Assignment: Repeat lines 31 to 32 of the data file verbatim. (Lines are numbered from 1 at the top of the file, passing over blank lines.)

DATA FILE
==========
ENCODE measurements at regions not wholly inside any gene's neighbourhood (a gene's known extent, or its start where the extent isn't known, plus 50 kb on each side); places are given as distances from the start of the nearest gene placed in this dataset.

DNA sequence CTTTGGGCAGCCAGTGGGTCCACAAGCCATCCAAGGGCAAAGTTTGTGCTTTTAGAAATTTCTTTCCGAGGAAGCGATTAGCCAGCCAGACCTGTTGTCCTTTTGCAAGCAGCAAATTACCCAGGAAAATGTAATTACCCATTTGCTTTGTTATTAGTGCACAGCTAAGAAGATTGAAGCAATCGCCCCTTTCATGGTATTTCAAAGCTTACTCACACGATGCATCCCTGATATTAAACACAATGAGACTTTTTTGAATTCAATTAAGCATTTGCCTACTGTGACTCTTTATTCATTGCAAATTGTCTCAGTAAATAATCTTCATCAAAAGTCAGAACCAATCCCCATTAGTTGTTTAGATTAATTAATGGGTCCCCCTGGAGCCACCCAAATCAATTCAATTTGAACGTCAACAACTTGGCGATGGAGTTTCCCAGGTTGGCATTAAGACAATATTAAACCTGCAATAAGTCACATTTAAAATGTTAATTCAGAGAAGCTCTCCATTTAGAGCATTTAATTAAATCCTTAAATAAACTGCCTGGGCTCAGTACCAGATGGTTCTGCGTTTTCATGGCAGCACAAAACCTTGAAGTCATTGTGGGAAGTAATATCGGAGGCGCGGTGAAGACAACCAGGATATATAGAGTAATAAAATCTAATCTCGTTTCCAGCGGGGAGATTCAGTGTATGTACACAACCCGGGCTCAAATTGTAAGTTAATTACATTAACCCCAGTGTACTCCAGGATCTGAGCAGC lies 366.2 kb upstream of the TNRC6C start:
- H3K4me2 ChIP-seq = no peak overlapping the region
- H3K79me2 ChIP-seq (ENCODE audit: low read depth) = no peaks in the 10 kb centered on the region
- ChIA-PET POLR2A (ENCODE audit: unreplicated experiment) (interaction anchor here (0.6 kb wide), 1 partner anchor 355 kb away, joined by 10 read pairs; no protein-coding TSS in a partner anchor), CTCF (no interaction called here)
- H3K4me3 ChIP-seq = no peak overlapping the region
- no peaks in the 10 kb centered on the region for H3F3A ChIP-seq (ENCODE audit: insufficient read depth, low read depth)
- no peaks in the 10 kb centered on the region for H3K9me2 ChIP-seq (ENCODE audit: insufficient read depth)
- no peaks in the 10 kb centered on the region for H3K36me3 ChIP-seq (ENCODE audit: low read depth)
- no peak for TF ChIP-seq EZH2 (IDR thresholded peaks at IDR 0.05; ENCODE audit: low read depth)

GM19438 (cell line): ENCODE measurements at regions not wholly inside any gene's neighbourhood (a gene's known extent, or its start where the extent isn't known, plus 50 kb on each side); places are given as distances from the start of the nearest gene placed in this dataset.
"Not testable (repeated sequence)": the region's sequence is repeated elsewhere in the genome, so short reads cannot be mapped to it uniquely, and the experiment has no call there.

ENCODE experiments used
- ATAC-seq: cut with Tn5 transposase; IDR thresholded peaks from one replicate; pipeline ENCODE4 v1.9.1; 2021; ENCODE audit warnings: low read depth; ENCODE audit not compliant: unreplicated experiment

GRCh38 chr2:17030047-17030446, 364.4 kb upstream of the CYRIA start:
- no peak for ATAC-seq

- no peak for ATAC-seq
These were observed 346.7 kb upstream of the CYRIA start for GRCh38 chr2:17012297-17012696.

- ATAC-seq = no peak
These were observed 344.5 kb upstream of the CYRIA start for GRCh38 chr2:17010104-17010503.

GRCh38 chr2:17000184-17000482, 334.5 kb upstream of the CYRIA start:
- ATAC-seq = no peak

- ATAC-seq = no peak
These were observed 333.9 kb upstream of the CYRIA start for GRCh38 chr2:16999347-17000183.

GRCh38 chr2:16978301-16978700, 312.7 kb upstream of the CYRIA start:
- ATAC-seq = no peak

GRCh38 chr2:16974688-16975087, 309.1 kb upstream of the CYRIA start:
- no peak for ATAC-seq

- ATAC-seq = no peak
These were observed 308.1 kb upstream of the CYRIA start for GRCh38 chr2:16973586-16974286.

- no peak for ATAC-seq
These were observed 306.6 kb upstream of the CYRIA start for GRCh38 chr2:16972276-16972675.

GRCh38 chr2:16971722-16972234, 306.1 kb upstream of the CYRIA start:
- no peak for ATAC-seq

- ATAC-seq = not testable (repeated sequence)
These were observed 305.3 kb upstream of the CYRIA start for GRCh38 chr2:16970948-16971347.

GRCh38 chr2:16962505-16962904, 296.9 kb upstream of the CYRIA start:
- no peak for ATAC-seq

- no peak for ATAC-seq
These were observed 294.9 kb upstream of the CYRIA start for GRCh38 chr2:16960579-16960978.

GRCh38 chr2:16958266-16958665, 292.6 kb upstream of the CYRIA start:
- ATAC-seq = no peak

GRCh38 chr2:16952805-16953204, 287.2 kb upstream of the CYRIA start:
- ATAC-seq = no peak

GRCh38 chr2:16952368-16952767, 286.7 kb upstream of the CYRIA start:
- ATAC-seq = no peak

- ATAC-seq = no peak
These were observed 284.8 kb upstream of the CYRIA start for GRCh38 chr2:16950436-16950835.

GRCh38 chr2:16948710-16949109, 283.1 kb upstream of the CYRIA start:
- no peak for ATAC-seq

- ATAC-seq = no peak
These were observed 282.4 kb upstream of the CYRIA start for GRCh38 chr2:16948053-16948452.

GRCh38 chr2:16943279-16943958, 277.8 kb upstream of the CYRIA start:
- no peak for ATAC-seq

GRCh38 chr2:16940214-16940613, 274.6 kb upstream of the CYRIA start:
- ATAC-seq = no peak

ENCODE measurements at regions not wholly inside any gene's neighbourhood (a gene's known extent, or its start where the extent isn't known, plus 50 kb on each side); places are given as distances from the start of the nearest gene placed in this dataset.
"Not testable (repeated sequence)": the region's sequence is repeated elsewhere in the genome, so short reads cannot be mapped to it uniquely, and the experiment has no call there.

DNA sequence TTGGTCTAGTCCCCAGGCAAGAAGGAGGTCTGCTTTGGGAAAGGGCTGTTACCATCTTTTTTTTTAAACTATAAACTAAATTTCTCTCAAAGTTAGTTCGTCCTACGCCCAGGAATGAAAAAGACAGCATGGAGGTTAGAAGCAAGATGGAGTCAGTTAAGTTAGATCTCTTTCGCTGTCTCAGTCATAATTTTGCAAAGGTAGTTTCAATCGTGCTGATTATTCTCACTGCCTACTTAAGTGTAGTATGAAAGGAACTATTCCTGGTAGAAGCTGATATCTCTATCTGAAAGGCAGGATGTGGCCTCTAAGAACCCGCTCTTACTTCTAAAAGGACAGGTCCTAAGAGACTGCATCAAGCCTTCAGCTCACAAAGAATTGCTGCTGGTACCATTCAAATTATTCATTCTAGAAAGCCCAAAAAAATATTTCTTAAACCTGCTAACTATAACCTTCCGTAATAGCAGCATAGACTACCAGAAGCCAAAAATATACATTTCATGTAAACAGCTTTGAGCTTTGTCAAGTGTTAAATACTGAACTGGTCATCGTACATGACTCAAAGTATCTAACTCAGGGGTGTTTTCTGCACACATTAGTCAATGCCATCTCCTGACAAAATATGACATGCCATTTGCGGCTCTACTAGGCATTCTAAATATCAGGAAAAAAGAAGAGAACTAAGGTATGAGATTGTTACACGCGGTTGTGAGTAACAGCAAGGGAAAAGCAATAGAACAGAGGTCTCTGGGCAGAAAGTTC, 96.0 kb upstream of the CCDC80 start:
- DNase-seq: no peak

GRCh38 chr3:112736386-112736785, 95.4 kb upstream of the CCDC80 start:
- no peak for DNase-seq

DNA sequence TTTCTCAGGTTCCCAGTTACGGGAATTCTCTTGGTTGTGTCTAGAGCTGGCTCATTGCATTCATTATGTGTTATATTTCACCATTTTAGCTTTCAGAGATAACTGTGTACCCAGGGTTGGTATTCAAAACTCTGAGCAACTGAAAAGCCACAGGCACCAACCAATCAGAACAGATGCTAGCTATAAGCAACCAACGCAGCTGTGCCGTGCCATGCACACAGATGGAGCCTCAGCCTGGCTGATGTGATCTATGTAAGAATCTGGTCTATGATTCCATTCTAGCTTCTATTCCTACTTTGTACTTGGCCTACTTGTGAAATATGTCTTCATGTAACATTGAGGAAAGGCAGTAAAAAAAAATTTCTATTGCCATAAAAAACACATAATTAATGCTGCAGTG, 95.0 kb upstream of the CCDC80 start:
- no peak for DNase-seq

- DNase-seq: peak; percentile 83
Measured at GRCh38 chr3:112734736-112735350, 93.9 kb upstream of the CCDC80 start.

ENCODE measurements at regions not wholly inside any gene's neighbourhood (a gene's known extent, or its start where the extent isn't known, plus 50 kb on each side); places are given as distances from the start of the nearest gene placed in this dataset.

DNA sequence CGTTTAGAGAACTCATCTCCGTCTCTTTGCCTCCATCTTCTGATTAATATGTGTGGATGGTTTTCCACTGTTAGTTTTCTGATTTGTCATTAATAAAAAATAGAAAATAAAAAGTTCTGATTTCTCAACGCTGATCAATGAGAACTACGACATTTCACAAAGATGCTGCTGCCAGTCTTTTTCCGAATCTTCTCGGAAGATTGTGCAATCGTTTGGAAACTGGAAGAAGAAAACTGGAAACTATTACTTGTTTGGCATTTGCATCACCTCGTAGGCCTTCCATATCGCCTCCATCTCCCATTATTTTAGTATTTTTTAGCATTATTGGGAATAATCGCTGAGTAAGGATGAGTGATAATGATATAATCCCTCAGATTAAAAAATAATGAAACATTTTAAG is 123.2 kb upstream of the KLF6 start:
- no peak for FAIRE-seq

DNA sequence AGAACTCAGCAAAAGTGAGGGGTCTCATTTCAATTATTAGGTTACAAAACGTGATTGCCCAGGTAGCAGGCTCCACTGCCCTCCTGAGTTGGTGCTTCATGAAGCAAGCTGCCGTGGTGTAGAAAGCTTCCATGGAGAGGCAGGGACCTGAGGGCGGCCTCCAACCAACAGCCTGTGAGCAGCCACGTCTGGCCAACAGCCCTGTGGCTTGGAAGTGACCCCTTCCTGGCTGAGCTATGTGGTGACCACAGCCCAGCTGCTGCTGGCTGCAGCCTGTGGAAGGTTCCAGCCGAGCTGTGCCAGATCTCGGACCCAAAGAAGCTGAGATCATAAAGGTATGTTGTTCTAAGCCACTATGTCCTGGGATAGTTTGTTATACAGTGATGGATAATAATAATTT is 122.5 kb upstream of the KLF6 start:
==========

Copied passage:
- no peak for ATAC-seq
These were observed 306.6 kb upstream of the CYRIA start for GRCh38 chr2:16972276-16972675.